That's not a problem in the Delaware Valley. We've got maybe four likely salamanders: the two-lines, northern duskies (D. fuscus), long-tailed salamanders (E. longicauda), and red salamanders (Pseudotriton ruber), which eat all the other ones. Get another hour and a half into the mountains and you can add mountain duskies plus the real beast of our rocky streams, the spring salamander (Gyrinophilus porphyriticus - note the genus name, which means 'tadpole-loving,' kind of like how I 'love' ice cream.). I often find frogs too, namely pickerel frogs (Rana palustris) and green frogs (Rana clamitans), the occasional garter snake (Thamnophis sirtalis) or nothern watersnake (Nerodia sipedon), and, if I'm really lucky (and I haven't been this lucky yet in PA) a queen snake (Regina septemvittata). Basically all you do is walk up a length of stream bank and look under the rocks and logs. I have the best luck with objects right at the edge, where a rock might be hitting the water on only one side. This luck might be more a question of how hard it is to catch critters uncovered in the full flow of the water, where the kicked-up silt makes it hard to see anything and they can swim away more easily, than of these types of rocks making better homes for critters. Either way, flip what you can, and don't be too hard on yourself if they swim away before you can get your hands on them; usually if you see one of a given salamander, you'll see more.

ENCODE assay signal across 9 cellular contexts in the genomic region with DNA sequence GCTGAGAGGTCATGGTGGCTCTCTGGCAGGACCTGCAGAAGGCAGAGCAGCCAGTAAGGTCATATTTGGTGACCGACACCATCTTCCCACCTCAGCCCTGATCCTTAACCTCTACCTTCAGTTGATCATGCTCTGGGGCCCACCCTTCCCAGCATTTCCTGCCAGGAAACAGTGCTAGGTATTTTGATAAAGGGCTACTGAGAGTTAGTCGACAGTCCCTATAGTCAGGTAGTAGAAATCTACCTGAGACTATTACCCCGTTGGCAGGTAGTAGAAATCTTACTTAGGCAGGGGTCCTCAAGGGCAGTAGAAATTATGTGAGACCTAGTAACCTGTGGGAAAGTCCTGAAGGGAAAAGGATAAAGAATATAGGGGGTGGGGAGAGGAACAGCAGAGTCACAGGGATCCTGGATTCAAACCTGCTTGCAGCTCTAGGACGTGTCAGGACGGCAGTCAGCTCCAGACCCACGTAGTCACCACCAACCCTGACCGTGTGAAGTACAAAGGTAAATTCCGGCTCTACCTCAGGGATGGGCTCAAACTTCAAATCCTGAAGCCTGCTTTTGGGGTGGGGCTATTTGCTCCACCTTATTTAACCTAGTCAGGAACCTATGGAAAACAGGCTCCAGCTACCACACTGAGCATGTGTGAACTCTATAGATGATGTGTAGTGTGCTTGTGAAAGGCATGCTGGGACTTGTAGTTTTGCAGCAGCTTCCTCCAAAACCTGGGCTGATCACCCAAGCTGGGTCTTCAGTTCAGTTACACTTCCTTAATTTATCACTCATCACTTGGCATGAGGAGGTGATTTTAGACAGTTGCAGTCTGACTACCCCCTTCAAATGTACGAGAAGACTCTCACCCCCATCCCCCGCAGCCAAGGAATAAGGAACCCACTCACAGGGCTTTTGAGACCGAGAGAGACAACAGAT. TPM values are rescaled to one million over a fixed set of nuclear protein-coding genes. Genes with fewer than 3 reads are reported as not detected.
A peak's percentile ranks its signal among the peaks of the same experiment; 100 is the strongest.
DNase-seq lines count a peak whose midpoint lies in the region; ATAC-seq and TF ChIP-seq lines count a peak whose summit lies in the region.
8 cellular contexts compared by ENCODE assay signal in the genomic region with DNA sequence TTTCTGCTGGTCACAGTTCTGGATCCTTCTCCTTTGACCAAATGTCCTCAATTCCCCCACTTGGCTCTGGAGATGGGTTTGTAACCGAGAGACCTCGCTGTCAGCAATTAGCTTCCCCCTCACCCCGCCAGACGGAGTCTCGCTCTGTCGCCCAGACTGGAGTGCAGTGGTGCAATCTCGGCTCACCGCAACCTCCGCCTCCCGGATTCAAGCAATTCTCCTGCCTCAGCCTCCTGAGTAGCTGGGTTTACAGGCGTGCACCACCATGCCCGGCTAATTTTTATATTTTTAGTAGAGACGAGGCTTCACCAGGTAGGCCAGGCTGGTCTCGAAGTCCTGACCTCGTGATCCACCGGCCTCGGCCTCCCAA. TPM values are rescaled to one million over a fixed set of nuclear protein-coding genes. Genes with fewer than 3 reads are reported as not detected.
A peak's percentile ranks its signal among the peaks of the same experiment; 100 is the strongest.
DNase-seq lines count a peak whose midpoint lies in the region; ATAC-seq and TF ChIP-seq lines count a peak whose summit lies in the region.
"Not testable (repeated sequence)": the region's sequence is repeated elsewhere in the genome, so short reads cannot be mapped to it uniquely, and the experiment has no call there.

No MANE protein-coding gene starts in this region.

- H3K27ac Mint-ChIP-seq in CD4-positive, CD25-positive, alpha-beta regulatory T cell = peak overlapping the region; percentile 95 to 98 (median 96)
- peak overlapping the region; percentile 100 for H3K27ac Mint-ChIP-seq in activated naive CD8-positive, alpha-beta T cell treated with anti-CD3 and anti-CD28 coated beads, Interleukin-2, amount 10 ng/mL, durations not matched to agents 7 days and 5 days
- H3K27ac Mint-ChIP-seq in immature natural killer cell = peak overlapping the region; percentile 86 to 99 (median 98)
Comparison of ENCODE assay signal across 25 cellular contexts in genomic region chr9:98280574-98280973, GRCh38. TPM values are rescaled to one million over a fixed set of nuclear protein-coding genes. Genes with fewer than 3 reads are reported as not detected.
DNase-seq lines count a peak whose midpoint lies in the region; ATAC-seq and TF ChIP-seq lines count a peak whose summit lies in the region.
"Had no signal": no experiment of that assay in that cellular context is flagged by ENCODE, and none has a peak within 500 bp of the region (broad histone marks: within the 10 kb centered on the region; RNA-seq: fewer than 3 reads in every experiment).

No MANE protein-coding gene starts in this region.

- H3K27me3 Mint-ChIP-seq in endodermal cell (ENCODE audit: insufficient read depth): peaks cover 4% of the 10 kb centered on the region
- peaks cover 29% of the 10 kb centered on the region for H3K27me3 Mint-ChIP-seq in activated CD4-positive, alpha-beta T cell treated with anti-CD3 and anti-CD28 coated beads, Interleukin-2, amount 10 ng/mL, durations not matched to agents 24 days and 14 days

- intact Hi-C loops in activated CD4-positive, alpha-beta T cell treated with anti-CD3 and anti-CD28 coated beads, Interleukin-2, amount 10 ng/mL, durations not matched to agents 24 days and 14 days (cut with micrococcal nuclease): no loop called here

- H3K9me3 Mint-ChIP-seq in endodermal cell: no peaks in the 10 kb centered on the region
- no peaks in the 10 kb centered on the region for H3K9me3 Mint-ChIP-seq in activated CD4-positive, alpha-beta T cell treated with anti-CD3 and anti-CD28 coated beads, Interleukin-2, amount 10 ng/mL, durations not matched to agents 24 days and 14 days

Thus I wasn't too hard on myself for not catching the two-lines I saw in this stream.

Someone else had been here hunting.

I made sure to check some boards on the way down.

I didn't expect a whole lot and thus was not disappointed, but I did think it was neat to see a small mammal working on making this board into a home.

That's cute in its own right, but it also promises to make for nice milk snake (Lampropeltis triangulum) bait.

Last up, here's a really nice-looking red-back salamander I found under a brick sitting on top of a stone wall. All kinds of objects cry out 'flip me,' and even if most of them are liars, every now and then they tell the truth.

Here was my third try at a photo. I decided not to detain the salamander any more and let it go.